On the one hand, I reject the idea that our lives are written. Free will should promise millions of possible outcomes to our lives, and yet... And yet, certain worries would fall away if you could know.
In the case of Henry and Clare, the chance to say goodbye - only the terminally ill get a similar chance and even then not always.
For Henry, the chance to make sure his family is provided for - I'm sure many husbands and fathers would find this comforting (and women too, but you get my drift)
For Clare, the knowledge that she will be loved her whole life - how many of us have wondered if their marriage will stand the test of time?
For both, this would be one of the few things they could know for certain in their lives. Henry's constant disappearing makes any activity impossible to plan-- a new career, a family vacation, anything.
For Henry, knowing that he won't be around to raise his daughter, but will still know her and help her on her own time journey - which must cause its own anxiety.
Still, "The Future Is Written"? it's like a bad episode of the X-Files. Definitely hard to say for sure which I'd prefer in that situation.
I think for me personally, I'd want to know. It'd kill me, but I'd want to know.
|Not me on Jun 02, 2009 @ 10:42 am|
I would prefer not to know. Look how poorly Henry handled it. I would curl up into a ball and never move. There are some terminally ill patients who are thankful for the time and change to say goodbye. I have lost many family members, and although saying goodbye is hard, not getting the chance to say everything is just as hard. I don't think either one is any easier than the other. I don't think i would mind so much seeing my older child, it didn't seem to upset either of them. If it were my only glimpse of her it would comfort me to know she was alright.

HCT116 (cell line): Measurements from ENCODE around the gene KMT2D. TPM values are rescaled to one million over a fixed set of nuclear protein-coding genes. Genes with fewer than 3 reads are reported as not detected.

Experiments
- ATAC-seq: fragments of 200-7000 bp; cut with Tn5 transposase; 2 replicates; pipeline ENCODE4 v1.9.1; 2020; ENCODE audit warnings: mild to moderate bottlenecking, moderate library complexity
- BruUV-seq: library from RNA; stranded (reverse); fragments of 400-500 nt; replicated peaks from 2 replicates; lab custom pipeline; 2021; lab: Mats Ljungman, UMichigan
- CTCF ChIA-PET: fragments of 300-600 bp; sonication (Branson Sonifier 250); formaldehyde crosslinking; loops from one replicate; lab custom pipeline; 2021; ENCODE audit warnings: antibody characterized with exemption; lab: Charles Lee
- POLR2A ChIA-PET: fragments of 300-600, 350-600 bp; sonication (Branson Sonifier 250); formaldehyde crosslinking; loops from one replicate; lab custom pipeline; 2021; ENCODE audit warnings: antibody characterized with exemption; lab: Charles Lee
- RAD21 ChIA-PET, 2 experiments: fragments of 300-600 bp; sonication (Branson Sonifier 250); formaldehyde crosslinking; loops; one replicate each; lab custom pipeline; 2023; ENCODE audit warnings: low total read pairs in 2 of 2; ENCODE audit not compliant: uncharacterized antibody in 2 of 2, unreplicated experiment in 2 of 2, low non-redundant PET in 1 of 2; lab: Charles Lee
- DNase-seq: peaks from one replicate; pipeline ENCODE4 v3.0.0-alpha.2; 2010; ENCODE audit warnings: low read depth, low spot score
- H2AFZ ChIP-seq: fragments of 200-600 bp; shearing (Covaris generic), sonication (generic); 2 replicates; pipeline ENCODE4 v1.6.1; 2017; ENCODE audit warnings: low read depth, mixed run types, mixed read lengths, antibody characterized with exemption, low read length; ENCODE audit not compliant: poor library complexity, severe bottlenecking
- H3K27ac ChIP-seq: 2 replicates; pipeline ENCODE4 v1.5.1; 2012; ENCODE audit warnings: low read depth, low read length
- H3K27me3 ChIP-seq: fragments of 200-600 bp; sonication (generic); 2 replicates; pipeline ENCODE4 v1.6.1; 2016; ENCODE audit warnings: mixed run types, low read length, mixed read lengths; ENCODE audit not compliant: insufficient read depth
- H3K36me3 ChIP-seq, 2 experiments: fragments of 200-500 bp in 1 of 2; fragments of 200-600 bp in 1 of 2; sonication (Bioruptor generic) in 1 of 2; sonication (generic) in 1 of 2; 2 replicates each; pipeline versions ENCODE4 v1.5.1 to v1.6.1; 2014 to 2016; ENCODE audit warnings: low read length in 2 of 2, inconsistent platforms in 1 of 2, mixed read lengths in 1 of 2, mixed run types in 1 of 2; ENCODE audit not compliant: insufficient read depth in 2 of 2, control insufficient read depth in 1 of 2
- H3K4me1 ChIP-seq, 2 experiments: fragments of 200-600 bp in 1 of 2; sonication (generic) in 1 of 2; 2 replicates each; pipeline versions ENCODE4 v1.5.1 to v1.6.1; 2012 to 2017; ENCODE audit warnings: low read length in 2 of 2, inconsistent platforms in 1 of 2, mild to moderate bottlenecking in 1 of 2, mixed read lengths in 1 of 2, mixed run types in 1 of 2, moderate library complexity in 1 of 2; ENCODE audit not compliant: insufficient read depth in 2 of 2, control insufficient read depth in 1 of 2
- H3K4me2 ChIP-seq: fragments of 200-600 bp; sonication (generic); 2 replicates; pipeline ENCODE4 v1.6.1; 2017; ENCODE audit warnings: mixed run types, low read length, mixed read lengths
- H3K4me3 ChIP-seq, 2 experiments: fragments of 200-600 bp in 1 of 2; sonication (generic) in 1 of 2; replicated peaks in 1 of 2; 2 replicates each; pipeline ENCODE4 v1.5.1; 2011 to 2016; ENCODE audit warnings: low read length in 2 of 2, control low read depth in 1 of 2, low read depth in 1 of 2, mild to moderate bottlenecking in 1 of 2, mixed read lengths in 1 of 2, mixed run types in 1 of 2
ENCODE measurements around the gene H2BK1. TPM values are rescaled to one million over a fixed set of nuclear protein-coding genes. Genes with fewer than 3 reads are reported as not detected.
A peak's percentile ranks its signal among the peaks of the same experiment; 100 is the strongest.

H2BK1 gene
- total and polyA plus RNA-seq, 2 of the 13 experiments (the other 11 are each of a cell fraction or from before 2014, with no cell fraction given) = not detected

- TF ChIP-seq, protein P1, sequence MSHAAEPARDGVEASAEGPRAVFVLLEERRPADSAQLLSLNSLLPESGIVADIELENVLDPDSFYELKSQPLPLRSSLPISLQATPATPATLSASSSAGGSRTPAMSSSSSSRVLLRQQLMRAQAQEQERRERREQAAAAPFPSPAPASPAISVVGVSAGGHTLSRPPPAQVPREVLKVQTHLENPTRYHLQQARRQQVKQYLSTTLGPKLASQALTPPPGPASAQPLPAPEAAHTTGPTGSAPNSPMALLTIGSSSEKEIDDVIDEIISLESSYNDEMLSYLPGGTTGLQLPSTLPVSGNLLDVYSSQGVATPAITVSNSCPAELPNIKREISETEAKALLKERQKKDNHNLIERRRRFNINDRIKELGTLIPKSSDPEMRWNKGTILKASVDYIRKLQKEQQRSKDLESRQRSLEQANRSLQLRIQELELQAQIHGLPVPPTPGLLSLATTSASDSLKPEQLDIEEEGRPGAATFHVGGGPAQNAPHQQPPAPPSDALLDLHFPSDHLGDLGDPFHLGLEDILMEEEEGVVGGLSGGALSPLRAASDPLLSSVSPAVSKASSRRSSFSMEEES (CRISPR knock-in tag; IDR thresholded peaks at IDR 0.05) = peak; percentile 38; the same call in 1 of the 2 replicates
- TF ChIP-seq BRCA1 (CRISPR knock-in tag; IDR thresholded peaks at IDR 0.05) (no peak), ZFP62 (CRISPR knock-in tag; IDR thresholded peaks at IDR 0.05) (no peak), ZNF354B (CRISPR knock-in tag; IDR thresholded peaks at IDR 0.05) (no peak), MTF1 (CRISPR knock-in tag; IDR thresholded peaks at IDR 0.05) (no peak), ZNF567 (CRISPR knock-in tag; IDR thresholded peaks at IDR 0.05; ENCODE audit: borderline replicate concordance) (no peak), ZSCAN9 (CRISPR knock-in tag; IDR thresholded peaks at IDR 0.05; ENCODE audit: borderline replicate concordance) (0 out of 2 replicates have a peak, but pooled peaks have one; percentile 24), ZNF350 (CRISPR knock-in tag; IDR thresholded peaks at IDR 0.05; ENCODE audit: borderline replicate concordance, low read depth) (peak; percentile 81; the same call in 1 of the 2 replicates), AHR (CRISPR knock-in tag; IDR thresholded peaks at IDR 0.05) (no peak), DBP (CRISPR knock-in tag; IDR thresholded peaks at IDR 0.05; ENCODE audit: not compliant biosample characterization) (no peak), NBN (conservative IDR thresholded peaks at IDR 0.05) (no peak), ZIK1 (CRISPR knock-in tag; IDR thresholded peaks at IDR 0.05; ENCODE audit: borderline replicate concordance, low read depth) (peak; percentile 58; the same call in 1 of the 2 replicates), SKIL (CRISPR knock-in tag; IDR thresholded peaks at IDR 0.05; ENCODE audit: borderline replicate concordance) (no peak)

I don't think everything in the future is exactly written in stone, free will still exists, but the choices we make can't be undone. Even if Henry tries to go back in time and changes things (like getting a vasectomy), he is unsuccessful, because the future is happening at the same time as the present, especially for him, and you cannot change what has already happened.
I feel for Clare, she was the most heartbreaking for me. All that patience and waiting, like an eternal Penelope. I believe this is where I really cried in the book.
I don't think Dr. Kendrick knew ahead of time, did he? he was instructed not to open the envelope until after the birth. Clare tells him he has a daughter in the future, I'm not sure if I would want to know that. But to each his own.
I think, ultimately, that those who do know things in the book suffer more than those who do not. Even when Clare knows she will have a child she has to put up with present Henry's issues over it. The only one who does not appear to suffer from knowing too much is Alba. I think there is hope in her, that her story won't be the same as her father's (Henry's story is similar to his own father, their losses cause them to re-live that night, if not physically then emotionally). However the ending focuses on Clare, and it's so sad :(
Again, such a great book.